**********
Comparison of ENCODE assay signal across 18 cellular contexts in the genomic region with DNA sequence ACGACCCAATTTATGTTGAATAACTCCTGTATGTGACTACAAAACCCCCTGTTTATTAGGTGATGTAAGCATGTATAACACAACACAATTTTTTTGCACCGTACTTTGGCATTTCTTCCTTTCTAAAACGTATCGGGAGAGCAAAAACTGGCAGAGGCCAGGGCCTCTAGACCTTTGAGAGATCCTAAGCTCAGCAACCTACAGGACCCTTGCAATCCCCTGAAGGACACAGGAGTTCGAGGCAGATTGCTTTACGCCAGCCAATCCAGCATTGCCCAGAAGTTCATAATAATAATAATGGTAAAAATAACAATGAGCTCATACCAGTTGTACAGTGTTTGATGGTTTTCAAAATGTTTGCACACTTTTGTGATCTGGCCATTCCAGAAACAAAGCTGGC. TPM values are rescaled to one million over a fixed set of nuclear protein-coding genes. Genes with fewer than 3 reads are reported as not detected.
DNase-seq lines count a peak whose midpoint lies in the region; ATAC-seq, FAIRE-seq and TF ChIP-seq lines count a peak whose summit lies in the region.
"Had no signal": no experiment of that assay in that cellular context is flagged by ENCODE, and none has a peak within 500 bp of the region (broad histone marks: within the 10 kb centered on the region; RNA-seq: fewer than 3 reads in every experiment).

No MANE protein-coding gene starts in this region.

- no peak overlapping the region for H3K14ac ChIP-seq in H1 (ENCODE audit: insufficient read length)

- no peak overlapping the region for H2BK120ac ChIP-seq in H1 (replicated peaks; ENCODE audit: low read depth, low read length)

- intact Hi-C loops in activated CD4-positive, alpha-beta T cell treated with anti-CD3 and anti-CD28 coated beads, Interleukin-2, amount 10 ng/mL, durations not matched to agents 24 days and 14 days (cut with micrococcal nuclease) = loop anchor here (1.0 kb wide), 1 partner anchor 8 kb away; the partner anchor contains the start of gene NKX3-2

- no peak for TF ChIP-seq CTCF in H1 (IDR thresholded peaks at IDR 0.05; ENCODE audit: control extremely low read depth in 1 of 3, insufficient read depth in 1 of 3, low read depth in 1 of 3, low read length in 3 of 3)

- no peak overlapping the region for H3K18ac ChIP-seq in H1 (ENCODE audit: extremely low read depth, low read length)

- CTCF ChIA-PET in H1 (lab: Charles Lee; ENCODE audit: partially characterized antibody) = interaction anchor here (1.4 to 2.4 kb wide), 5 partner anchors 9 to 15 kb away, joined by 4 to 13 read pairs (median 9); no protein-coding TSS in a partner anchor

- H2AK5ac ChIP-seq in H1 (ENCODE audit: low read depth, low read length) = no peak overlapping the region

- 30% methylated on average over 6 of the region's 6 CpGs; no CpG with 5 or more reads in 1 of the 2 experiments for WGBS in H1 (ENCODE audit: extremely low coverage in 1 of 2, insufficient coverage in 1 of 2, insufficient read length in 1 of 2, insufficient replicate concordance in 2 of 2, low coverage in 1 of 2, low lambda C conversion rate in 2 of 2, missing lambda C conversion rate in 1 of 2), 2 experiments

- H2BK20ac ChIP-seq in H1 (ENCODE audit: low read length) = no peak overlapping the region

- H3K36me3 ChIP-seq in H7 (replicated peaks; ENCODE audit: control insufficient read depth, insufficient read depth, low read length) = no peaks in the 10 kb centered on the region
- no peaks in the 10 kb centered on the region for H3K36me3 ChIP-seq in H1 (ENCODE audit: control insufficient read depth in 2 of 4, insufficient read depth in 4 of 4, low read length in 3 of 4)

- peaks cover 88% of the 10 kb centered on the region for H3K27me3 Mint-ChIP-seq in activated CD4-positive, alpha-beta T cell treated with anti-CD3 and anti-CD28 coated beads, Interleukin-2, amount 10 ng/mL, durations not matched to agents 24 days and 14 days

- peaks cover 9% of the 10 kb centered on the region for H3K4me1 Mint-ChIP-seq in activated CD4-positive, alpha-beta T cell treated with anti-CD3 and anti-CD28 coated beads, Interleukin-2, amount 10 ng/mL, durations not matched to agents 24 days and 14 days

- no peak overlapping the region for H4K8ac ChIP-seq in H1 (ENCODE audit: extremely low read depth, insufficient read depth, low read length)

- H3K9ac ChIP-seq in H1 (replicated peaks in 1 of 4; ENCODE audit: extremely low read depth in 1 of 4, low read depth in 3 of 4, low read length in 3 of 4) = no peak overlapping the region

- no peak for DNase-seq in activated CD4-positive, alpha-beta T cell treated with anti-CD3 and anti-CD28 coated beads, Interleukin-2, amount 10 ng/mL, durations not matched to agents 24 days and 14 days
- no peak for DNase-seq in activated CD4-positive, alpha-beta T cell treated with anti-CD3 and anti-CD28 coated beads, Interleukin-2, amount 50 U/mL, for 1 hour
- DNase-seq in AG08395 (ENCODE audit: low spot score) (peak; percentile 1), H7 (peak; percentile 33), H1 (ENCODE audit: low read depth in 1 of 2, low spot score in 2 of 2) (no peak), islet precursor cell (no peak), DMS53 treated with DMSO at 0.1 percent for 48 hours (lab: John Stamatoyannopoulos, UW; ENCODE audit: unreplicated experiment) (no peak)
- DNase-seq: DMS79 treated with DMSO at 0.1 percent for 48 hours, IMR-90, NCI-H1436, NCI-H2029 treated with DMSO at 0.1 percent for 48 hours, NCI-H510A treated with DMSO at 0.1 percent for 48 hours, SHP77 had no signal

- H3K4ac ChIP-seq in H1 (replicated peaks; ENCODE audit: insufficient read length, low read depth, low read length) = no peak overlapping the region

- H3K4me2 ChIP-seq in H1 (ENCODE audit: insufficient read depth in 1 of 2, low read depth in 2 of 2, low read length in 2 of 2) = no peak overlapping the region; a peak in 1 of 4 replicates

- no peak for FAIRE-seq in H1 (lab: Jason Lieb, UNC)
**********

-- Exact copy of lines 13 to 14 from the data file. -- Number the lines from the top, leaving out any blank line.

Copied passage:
- H2BK20ac ChIP-seq in H1 (ENCODE audit: low read length) = no peak overlapping the region

- H3K36me3 ChIP-seq in H7 (replicated peaks; ENCODE audit: control insufficient read depth, insufficient read depth, low read length) = no peaks in the 10 kb centered on the region